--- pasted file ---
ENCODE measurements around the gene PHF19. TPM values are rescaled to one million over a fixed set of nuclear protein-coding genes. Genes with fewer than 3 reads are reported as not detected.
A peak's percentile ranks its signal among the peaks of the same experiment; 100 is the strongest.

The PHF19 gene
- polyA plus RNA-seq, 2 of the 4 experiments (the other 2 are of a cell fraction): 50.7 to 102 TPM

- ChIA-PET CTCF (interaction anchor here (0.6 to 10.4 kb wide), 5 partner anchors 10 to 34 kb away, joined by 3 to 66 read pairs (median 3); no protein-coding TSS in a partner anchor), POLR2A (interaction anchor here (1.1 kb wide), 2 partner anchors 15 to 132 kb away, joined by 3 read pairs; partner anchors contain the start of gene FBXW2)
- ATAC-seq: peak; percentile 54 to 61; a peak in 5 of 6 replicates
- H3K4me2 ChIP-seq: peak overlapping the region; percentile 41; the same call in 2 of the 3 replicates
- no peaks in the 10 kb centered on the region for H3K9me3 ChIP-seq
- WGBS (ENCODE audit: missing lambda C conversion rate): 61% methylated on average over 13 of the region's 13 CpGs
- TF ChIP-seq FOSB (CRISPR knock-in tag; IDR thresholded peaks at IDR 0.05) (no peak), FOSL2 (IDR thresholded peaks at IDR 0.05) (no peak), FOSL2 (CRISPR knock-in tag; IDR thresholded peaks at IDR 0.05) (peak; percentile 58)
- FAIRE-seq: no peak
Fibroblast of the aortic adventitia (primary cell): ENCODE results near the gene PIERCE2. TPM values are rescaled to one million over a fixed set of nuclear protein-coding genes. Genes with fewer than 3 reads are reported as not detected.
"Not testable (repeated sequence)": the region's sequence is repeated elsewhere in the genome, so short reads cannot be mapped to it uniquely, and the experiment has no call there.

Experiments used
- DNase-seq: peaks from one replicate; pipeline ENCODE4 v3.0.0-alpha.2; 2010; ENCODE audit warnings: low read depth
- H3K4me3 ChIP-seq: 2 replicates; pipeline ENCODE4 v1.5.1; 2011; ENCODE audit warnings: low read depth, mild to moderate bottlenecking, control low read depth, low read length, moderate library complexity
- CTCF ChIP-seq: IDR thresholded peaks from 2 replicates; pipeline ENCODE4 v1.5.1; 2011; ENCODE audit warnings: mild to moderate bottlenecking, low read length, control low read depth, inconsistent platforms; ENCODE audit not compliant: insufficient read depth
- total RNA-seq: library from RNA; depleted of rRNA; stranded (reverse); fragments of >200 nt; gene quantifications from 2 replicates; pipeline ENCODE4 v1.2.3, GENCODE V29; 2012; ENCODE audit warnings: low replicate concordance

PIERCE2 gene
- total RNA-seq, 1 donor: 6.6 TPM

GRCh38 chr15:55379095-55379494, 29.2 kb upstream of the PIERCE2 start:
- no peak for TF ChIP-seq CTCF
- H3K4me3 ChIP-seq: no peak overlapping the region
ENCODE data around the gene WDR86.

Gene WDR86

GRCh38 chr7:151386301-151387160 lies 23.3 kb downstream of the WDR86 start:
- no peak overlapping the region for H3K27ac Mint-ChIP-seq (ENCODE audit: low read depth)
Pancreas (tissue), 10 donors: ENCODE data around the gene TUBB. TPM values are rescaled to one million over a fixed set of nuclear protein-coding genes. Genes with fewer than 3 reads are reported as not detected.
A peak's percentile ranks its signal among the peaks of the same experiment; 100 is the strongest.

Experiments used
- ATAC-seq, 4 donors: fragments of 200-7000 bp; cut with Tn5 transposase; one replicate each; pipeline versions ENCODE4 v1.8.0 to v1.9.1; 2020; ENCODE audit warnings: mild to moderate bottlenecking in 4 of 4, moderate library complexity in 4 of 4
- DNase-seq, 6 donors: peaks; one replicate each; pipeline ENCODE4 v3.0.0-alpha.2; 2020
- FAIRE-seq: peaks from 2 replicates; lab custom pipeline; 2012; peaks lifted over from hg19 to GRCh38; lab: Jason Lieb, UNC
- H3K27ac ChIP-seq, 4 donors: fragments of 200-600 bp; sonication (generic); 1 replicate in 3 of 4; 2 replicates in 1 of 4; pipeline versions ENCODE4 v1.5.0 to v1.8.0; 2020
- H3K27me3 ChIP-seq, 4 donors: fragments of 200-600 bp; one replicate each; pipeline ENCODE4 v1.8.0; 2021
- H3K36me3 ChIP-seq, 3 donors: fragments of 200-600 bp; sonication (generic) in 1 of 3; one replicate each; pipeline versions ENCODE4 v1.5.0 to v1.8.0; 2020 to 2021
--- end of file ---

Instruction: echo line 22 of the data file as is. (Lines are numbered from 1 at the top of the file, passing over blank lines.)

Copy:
- no peak for TF ChIP-seq CTCF